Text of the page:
Spring 2008, Volume 32, Number 1
If you want to get to know a woman, put on her fat clothes and kneel down to scrub her floor tiles or crane your neck to dust up inside the light fixture in her dining room. That’s what we decided in our Sunday group. There were four of us: Margot of the high ceilings, crumbled crayons, and spackled butter cream thighs; Natural look Sally, who hailed from a childless A-frame deep in a tick-infested forest; Catherine the Cold, frosty blonde wife to an overheated furniture mogul in a modern ranch house full to bursting with stock and teenagers on the prosperous side of Boonslick; and me, Della Sue, salt-and-pepper duchess of all the taxidermy and wood paneling I survey. For years, our husbands had been carousing together Fridays, claiming that they’d be happy to stay home with the kids, dogs, laundry, telemarketers, PC, if there were really anything we wanted to go out for. “I can’t even remember what I used to do for fun,” I told Gerry, one night after he came in and made a sandwich out of the leftover casserole that had hardened into cheese crust at the sides of the baking dish.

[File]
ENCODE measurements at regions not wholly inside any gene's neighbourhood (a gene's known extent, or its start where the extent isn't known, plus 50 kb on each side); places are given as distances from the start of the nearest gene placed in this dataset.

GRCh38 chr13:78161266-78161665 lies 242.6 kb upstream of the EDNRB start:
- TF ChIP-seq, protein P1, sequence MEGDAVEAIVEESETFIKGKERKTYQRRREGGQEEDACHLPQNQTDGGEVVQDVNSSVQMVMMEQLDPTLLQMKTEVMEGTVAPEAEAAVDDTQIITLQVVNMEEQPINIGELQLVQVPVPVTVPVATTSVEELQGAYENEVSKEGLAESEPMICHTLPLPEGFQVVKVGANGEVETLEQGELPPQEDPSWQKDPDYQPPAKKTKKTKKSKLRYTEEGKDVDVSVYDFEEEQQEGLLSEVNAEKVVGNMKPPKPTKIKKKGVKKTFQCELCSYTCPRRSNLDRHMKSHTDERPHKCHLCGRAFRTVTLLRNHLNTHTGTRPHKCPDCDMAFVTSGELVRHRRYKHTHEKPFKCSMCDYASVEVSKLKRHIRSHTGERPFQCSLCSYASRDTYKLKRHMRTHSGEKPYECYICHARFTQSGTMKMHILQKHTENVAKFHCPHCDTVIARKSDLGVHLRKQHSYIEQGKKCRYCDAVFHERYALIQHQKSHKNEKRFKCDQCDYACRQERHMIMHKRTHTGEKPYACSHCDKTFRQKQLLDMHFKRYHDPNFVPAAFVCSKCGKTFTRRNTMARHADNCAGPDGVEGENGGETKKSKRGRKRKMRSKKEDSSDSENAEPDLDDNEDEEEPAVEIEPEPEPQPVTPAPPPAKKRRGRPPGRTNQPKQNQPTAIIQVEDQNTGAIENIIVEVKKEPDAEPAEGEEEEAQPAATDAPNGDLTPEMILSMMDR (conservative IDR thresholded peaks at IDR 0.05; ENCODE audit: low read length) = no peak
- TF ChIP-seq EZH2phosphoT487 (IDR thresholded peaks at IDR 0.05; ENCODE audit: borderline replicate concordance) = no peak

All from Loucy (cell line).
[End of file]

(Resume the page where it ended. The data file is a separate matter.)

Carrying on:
“Chase beef cake, I believe. Now you got enough to stock a freezer, what else do you need?” His jaw worked over the tail end of the sandwich as he stripped off the ShowMe State Games T-shirt I’d washed special for the evening’s festivities and put his familiar muscles on parade. There’s one with a stretch mark, one with a birthmark, one with a tasteful tiger tattoo. I’d had the benefit of them all, it was true, and with two school- age boys to boot, male attention was hardly a pressing need.
Besides, what are our options, four women attached like bubbling mushrooms to the wrong side of forty? No one wants to see a middle-aged woman enjoying herself—dancing, drinking, laughing so hard she pees.